Fairness in Advocacy: Redefining and Reassessing Ourselves by Cort Johnson
This is in response to a recent post “Redefining CFS/ME – Redefining Advocacy”and to others. This post raised many points -some of which I agree with and some of which I don’t. Comments in italics are from the original post.
” (1) The ‘Stress Response’.”
The CDC knows what they are doing. They would not use these protocols if it were not their intent to obtain results that portray ME/CFS as a stress response disorder. We have heard again and again that the CDC’s exploration of the ‘stress response’ is part of a grand plan to categorize CFS as some sort of psychological disorder. There are a number of problems with this, one of which being it is impossible, unwise and unfair, to attempt to get into a researchers mind and determine that some scheme is driving his research.
All we can ask researchers to do is to proceed in a logical manner based on the facts present to them and if we disagree with a particular interpretation, to argue, based on the evidence, that it is incorrect. It behooves us to attempt to understand these complex issues before passing judgment on them – not an easy task for sure.
Studying the stress response is not synonymous with a psychological interpretation of CFS or with ‘stress’ as we encounter it in everyday life – a point Dr. Reeves has gone to some pains to illustrate. The stress response plays a role in many activities in the body, most importantly the immune response but also the autonomic and central nervous, the metabolism and others. It is, in fact, the key regulator of the immune system. Given the many triggers for CFS the stress response is not an illogical place to start. Many types of stress from infection to exercise to injury to psychological stress activate the ‘stress response’.
(2) Mood Disorders, CFS and the CDC: “Could it be that such an announcement, based on a restricted investigation of the genetic picture of CFS, was used to validate their interest in post-traumatic stress? “
Addressing ‘mood’ in a study does not mean an entire program is devoted to an psychological interpretation of CFS. Nor is it fair to pick out one or two statements (e.g. post-traumatic stress) and proceed as if an entire program is based on them. Instead one should look at the broad patterns of research – determine if they are justified -and then act accordingly.
Researchers should be allowed to study ‘mood’ in CFS without CFS patients going ballistic. Almost everybody who has CFS recognizes that it influences mood and numerous studies indicate that it does. It would be decidedly odd if a conservative public program such as the CDC or the NIH did not fund some studies from time to time examining mood or did not make reference, from time to time, to altered mood states in CFS. If a program focuses solely on psychological aspects of CFS then CFS patient should protest but neither the CDC nor the NIH does. To call a program such as found at the CDC that looks at many different facets of CFS from the neuroendocrine system to metabolism to the autonomic system a cover for a psychiatric approach to CFS is unjustified.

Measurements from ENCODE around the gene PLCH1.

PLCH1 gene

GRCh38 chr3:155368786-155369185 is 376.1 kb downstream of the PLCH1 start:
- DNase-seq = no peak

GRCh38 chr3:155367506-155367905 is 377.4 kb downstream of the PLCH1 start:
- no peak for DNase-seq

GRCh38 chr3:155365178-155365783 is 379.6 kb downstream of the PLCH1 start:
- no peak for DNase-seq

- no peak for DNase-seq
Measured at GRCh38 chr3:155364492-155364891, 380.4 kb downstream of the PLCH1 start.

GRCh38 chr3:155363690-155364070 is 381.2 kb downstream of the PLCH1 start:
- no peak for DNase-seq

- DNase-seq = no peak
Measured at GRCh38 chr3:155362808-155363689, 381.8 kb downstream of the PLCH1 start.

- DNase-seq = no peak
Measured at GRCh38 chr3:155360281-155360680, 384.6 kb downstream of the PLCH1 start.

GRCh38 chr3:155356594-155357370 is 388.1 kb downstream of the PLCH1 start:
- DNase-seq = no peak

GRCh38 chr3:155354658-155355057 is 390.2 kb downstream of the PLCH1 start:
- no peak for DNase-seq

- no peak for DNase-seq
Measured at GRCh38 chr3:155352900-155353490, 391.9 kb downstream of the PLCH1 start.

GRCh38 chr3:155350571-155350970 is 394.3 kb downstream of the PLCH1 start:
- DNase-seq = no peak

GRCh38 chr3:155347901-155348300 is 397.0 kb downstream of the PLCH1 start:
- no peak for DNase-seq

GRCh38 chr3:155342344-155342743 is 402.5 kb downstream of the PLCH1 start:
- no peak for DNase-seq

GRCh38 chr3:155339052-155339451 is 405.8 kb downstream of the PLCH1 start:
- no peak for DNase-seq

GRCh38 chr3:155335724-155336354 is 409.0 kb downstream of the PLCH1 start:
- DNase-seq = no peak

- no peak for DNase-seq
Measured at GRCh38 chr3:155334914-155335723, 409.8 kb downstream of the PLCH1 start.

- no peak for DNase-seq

(3) Neuroendocrine Genes: “Even worse, the CDC CFS research program intentionally restricted their “landmark” genetic profiling study to only include results pertaining to neuroendocrine (stress response) aspects. Why announce research findings as “landmark” that do not comprise a complete genetic picture?“
One can certainly study and make conclusions based on one part of the genome (neuroendocrine genes) even if the entire genome has not been studied. There has never been to my knowledge a complete exploration of all mutations of t he genome in one study and it’s inconceivable that such could take place. The CDC certainly should examine examine other portions of the genome but in a real world budgets are limited and choices have to be made. The choice of the neuroendocrine focus had its logical underpinnings – one cannot ask for much more than that – and even more importantly it has been successful and independent researchers have begun to confirm its results. Such an approach is again not synonymous with ‘psychology” but it does focus on the stress response and the central nervous system – two important areas of CFS research. Other researchers have begun to look at immune gene mutations in CFS, hopefully the CDC will as well. Their gene expression studies, some of which are genome wide, have again and again focused attention on immune and neuroendocrine genes.
(4) Turning the Complex Simple: “Dr. Reeve’s now holds a position in the Department of Psychiatry at Emory University, as does another author of the CDC’s latest prevalence article.“
The idea that being a psychologists or psychiatrist or that publishing in a psychological journal or associating with psychologists means that one’s orientation towards CFS is behavioral is simplistic and not accurate. The Emory departments focus on CFS has centered around the ability of an immune agent called interferon ability to cause fatigue and other symptoms; it is a neuro-immune approach to CFS not a behaviorist or ‘psychological approach’. These types of agents which are called cytokines are believed responsible for the fatigue, cognitive problems, malaise, etc. experienced during sickness and in that context they are studied by immunologists, psychologists and many others. Dr. Reeves, background by the way, is in viral research not psychology; he was chief of the Viral Exanthems and Herpesvirus Branch before he headed the CFS program.